As you can see, bright colors, a separate widget screen and such. Not too different from a stock Android smartphone.
The Honor 6 has a nifty feature when it comes to picture taking: when it is in locked mode with screen off, it has a quickshot feature: tap twice quickly on the volume down button and it takes a picture, often within a second. A nice and useful feature, of which I wish more smartphones would employ it. Weirdly enough, the 3C didn’t have it enabled even though it’s the same phone series (Honor) and the same Emotion UI. Maybe with an Emotion UI update it will have the quickshot feature enabled.
Under the hood – Screen, processing power, storage etc.
Both the Honor 6 and 3C are well–specced phones. Basic specs include a 5 inch display, more than enough processing power and ample storage. The Honor 6 has especially impressive specs: its 5 inch screen is full HD, it has an octacore processor developed by Huawei themselves running at 1,7GHz and an impressive 3GB of RAM. This means that, even with many apps and services open, it won’t go lagging on you.
The same holds true for the 3C, however. Not being outfitted with best–in–class specs like the 6, it still has enough power to even satisfy the most demanding users. Both phones have ample storage as well: the 6 has 16GB of internal storage while the 3C has 8GB. If this is not enough, both have room for a microSD–card to be inserted to expand that storage to your needs.flat
The cameras on both phones are pretty good, with the 6 squeezing out a bit more resolution because of the 13MP sensor compared to the 8MP on the 3C. Images are of good quality with enough sharpness. White balance is good too, if the lighting isn’t too difficult to handle for the sensor.
With the 3C, battery life is pretty good. With normal use, it lasts about 2 to 3 days. And even with heavy use, you shouldn’t be worried about not making it to the end of the day.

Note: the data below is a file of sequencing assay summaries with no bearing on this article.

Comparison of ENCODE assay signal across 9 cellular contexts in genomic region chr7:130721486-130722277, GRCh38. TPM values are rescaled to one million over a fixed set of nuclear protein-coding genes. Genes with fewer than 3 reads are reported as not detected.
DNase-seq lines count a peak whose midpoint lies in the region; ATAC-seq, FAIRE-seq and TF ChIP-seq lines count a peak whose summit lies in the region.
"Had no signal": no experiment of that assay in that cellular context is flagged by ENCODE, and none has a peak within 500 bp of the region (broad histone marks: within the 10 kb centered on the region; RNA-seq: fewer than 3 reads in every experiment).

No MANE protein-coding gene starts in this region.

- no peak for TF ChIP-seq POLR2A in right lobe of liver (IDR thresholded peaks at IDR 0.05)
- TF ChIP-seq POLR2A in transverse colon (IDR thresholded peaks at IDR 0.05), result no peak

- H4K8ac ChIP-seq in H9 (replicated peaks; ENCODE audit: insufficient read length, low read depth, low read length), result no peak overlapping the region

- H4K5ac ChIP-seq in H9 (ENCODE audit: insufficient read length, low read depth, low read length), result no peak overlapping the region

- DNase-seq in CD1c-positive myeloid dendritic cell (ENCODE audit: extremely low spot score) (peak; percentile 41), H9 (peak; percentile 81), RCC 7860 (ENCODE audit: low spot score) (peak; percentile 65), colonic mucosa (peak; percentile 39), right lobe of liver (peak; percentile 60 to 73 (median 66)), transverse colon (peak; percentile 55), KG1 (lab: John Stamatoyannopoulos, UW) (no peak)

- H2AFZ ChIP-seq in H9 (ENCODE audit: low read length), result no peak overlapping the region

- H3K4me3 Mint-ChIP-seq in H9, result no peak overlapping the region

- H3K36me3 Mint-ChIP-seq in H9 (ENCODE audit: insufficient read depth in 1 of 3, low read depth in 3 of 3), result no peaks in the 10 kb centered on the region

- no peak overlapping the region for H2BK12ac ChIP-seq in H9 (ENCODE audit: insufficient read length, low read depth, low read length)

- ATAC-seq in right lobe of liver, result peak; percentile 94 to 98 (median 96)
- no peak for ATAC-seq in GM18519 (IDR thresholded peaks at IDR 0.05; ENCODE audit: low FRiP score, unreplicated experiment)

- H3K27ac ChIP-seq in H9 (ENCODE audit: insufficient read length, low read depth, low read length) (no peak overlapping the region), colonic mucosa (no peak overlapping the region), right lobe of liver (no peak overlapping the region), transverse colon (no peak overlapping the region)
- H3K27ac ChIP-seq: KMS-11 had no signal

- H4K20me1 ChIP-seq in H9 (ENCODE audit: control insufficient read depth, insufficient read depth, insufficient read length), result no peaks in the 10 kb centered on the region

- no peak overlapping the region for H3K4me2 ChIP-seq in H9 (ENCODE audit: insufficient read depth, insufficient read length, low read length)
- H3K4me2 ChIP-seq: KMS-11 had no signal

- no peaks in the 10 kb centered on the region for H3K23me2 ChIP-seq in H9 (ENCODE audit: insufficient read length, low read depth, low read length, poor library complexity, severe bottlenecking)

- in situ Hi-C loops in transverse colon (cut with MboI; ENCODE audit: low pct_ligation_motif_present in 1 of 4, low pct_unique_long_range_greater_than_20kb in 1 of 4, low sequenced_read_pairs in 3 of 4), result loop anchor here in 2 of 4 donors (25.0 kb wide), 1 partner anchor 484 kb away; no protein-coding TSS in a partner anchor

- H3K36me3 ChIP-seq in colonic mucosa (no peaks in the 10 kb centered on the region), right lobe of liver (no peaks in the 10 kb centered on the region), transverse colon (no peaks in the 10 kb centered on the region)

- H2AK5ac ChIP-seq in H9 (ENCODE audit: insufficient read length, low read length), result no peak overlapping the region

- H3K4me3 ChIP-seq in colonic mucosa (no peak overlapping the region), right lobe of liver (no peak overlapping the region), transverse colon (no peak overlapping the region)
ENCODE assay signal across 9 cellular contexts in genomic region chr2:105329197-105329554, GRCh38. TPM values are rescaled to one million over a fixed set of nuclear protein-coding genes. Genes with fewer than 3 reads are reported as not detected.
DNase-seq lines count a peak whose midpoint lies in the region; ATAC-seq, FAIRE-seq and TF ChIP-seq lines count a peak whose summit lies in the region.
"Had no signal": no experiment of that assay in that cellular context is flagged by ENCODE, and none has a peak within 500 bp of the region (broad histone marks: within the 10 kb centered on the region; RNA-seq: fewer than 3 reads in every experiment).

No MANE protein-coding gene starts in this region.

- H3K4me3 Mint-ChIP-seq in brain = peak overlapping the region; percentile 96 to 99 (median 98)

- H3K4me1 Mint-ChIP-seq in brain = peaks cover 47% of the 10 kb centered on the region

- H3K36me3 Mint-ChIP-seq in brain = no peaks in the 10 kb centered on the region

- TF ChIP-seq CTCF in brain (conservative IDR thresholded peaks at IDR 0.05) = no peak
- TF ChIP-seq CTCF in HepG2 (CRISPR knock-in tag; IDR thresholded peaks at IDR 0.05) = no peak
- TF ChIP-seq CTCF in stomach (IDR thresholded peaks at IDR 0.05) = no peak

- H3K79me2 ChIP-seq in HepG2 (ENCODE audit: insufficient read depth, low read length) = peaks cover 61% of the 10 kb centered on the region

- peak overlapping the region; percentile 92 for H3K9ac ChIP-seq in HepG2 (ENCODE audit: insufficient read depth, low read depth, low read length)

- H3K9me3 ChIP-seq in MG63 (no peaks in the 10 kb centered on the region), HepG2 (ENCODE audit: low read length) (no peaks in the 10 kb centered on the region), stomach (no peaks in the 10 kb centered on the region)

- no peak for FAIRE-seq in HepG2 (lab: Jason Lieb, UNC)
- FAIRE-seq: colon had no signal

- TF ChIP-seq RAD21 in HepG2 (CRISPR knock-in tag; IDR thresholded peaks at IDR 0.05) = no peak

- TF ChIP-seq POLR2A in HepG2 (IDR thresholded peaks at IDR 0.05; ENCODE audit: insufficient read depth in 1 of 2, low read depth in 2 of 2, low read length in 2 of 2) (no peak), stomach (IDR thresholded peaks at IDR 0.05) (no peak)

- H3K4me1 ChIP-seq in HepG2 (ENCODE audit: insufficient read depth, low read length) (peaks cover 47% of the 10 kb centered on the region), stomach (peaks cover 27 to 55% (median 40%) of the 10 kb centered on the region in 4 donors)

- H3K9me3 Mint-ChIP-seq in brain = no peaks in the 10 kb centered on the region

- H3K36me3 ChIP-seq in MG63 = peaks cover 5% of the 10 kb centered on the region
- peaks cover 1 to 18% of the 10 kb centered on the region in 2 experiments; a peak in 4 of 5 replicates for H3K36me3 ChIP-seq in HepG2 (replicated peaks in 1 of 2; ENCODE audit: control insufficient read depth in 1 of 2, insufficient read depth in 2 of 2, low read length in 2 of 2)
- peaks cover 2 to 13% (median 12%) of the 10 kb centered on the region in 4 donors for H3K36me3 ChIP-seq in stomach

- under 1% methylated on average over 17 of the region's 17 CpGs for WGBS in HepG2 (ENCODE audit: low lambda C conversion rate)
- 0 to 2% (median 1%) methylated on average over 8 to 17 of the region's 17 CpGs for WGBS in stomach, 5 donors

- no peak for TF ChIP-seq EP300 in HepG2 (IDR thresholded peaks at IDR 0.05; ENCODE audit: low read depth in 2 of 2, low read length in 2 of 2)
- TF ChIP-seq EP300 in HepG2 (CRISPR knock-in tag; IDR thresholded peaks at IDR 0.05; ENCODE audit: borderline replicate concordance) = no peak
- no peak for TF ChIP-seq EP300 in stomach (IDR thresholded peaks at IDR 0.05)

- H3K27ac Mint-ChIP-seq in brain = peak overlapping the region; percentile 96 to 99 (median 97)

However, with the Honor 6, it’s a different story. Both its higher resolution screen and the octacore processor are more power–hungry. This reflects in the battery usage. Even though the 6 has a higher capacity battery (3100 mAh vs 2300 mAh for the 3C), it doesn’t last as long. Regular use allows you to use it for about a day and a half, and with minimal use nearly 2. However, heavy use makes its battery run down within a day, which is not too great of a performance, especially for a smartphone in the mid–range of budgets.
All in all, both Honor models are a pleasant surprise. There are a few minor niggles, but those are mostly personal. If you are in the market for an affordable yet powerful Android smartphone, be sure to check out the 3C. And if you have a bit more cash to spend (still ‘only’ 200 euros), then the 6 has an excellent set of features to offer which will last several years.
I must say that, as a new brand within the Huawei brand, both the Honor 3C and Honor 6 are worthy entries. Be sure to check them out and compare them to the well known brand names in the market.
+ Price / performance ratio
+ Good screen brightness and resolution
+ Good battery life
– Plastic casing feels a bit slippery and cheap
+ Very fast
+ Full HD screen
+ Plenty of storage
+ Very good camera
– smudge and scratch prone front and back
– Average battery life